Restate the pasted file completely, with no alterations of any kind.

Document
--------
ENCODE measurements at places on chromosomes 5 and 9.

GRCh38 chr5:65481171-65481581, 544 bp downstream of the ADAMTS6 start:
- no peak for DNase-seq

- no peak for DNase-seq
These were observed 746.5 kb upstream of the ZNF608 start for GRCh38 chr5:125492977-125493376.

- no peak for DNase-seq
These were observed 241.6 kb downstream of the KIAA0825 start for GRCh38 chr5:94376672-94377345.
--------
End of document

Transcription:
ENCODE measurements at places on chromosomes 5 and 9.

GRCh38 chr5:65481171-65481581, 544 bp downstream of the ADAMTS6 start:
- no peak for DNase-seq

- no peak for DNase-seq
These were observed 746.5 kb upstream of the ZNF608 start for GRCh38 chr5:125492977-125493376.

- no peak for DNase-seq
These were observed 241.6 kb downstream of the KIAA0825 start for GRCh38 chr5:94376672-94377345.